Irene Virag's Garden Party

I'm Irene Virag -- a writer, a gardener, a cancer survivor. I think ideas are like plants. They need nurturing to grow. And gardeners share both. So welcome to my blog. It’s all about what’s happening in my garden and beyond.

Wednesday, December 20, 2006

Deck the Halls -- With Plants

If you're like me, you're decking the halls with plants for the Christmas season. Red and green are the traditional colors of the yuletide and plants from poinsettias to Christmas cactus not only suit the motif but liven up the festivites. Plants are gifts that keep giving. They deserve some TLC. Here are some guidelines to keep them happy beyond the holidays.

Pamper Poinsettias
This holiday classic needs bright light, with a minimum of three to four hours of direct sun every day. Keep it in a room with daytime temperatures ranging from 68 to 75 degrees Fahrenheit; a night temperature of about 55 helps the plant retain its color. Don’t let it dry out, but don’t saturate it either. Water when the soil surface feels dry. By the way, if the pot is wrapped in foil, remove it or punch a hole in the bottom so excess water doesn’t accumulate. Enjoy your poinsettia for as long as you can, then do what most gardeners, myself included, do. Say goodbye to the holiday season and let the plant enrich the compost pile.

However, if you want to take a chance on making your poinsettia merry and bright for next Christmas, here’s what you have to do:

In late spring, when there’s no possibility of frost, move the plant outside. Trim to shape it, then place it in indirect sun until it gets used to being outdoors. After a few weeks, it’s ok to move the poinsettia to a sunny spot. Once a month, feed it an all purpose 20-20-20 fertilizer, mixing a half teaspoon to one gallon of water. Cut back the stems again in early July so the plant stays full and bushy. Bring it inside around Labor Day.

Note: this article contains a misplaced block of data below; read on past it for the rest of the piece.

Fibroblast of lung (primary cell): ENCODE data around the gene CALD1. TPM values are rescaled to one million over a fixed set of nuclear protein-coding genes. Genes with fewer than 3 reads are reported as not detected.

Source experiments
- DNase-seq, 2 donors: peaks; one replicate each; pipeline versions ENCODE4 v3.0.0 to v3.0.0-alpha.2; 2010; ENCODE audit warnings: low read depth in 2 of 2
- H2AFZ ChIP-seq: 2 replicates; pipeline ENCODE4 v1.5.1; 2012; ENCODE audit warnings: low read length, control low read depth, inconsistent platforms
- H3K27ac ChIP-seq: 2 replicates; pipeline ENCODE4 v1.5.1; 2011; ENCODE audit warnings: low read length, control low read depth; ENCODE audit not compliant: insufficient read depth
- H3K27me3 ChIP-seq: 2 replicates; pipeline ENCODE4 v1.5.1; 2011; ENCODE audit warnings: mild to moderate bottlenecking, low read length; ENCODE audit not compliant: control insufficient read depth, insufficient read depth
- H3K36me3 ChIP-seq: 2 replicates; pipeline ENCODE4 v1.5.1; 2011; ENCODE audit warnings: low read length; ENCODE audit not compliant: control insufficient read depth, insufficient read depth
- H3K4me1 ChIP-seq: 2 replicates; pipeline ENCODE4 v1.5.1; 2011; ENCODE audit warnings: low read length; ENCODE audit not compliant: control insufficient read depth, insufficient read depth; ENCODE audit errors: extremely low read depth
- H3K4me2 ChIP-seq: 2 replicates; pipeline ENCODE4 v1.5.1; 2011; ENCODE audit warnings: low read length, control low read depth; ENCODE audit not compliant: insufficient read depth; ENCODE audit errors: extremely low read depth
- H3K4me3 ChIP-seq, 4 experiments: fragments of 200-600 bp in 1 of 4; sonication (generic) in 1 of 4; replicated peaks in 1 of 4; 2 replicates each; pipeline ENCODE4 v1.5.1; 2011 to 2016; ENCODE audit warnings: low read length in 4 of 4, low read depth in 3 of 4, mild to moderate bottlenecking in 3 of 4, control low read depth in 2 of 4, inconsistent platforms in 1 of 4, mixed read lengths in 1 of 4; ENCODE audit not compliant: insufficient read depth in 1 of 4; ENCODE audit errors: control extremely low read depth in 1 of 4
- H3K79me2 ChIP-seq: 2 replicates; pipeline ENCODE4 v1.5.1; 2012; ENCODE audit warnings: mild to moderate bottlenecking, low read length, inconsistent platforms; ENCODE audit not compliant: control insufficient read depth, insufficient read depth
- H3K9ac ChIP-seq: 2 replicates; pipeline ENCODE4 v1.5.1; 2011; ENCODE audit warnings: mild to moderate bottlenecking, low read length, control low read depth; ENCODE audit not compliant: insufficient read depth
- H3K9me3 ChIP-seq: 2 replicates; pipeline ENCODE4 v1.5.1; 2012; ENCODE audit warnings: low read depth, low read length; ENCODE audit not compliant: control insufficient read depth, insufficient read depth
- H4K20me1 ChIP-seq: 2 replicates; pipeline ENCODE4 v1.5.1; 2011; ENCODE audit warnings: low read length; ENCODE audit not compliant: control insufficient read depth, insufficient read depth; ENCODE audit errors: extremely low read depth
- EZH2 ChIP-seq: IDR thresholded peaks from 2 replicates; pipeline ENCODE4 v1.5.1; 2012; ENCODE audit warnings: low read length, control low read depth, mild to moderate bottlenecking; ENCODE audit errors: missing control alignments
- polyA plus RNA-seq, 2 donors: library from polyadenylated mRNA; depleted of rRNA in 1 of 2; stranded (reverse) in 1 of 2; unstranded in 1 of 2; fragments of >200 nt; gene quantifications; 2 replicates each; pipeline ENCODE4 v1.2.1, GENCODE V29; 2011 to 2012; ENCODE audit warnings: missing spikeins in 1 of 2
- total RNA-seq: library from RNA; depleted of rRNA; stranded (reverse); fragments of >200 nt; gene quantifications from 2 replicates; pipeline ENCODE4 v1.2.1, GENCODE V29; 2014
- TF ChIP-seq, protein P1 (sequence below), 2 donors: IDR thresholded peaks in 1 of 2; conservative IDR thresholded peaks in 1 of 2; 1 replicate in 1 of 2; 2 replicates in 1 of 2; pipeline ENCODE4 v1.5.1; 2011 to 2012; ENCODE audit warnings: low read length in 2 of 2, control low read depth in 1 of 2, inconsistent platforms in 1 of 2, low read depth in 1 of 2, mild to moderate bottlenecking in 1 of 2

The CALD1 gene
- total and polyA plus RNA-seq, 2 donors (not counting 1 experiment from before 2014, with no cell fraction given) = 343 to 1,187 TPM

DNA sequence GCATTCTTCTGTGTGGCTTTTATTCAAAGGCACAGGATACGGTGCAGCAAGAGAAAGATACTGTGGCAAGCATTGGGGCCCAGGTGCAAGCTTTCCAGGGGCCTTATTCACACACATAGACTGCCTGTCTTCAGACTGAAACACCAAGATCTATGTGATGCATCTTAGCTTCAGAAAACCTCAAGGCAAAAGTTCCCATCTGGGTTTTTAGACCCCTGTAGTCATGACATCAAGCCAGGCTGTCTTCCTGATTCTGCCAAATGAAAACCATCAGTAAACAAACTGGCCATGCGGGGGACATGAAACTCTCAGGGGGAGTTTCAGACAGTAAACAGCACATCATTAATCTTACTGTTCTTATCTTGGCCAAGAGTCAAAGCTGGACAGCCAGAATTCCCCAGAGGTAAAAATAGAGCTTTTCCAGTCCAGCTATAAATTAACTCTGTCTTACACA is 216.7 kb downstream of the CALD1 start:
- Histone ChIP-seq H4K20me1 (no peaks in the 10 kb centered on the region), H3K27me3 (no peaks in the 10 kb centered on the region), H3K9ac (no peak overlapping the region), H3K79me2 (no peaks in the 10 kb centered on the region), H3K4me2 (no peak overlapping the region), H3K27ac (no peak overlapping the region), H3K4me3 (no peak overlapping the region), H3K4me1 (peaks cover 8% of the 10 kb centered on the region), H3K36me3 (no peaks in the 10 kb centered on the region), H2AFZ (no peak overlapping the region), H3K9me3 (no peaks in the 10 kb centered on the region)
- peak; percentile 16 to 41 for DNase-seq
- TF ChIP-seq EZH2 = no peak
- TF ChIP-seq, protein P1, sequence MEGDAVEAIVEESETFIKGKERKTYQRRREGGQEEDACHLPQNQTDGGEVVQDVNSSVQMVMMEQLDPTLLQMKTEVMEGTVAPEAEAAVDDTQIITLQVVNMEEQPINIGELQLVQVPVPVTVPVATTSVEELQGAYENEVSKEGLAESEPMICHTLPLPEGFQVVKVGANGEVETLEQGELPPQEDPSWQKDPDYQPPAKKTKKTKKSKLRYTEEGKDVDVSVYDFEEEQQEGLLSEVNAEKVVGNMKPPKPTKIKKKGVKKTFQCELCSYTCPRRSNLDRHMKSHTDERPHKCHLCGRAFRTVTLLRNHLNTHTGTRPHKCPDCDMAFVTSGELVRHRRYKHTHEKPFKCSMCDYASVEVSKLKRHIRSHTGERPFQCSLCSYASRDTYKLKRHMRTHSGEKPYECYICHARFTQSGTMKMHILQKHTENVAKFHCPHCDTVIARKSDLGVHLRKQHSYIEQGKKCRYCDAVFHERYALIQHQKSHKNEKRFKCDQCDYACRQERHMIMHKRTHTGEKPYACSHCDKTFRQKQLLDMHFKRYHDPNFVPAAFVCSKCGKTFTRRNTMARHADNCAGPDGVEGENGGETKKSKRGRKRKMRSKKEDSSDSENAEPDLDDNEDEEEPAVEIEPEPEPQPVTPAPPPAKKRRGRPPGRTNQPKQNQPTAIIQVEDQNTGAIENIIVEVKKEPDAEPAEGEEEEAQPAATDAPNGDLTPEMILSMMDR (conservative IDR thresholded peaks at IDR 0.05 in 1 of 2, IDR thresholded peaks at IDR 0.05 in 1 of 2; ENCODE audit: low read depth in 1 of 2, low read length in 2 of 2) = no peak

This is when things get tricky. From the first day of fall through Thanksgiving, put the plant in complete darkness for 14 hours every night. And I mean complete darkness. Not in a room with a night light or one where the full moon shines through sheer curtains. Put it in a closet or in a box that doesn’t have cut-out hand holds. But there’s no need to be obsessive and put it in a box in a closet, because every day you’ll have to pull the poinsettia out of the dark on schedule and place it in bright natural light for 10 hours. This regimen is what forces the green brachts – the botanical term for the colorful “petals” that are actually modified leaves – to turn red. The real flowers are the yellow berry-like centers. During this time, water and fertilize as usual.

On Thanksgiving, let the poinsettia out of the closet – just make sure it gets six hours of direct sun every day. Contrary to popular belief, poinsettias are not poisonous to humans or animals. The sap can irritate your skin, however, so wear gloves when you’re pruning.

Enjoy Amaryllis
These easy-to-grow bulbs with their big stunning flowers on tall sturdy stems deserve a place under the tree as gifts and on the table as decorations. And you don’t have to kiss them goodbye when the flowers fade. Amaryllis are happiest with three to four hours of direct sun a day so an east-or-west-facing window is the perfect spot. Like poinsettias, they like temperatures of about 75 degrees in the day and around 55 degrees at night. Make sure the soil dries out between watering – as with most bulbs, an Amaryllis may rot if it sits in too much water. During the winter, feed it a diluted solution of all purpose fertilizer once a month. In spring and summer, fertilize every two weeks or so. And you should move the potted bulbs outside in summer as long as you give it a lightly shaded spot. In late August, curtail watering, then stop altogether until the foliage dies back. Remove the bulb from the soil and store it in a cool, dry place where it can rest until mid to late October. Then repot it in light, well-draining potting soil. Watering is like an alarm clock going off. As soon as you start, the bulb wakes and is on its blooming way.

Coddle Christmas Cactus
If you take care of your Christmas cactus it can live for decades and reward you with countless flowers. Place it in a north-facing or east-facing window away from cold drafts and heat. Water when the soil feels dry and feed it every two weeks with half-strength balanced fertilizer after the flowers fade. But real success depends on how you treat it during the plant’s downtime. A touch of cold helps the plant to flower, so make sure it’s outdoors from early fall to just before frost. It needs to be kept dry, unfertilized and at a temperature of about 55 degrees to set buds. Once buds appear, night temperatures of 60 to 70 degrees and day temperatures of 70 degrees or higher are fine. When the plant is flowering, temperatures of 60 to 65 degrees will keep it going.

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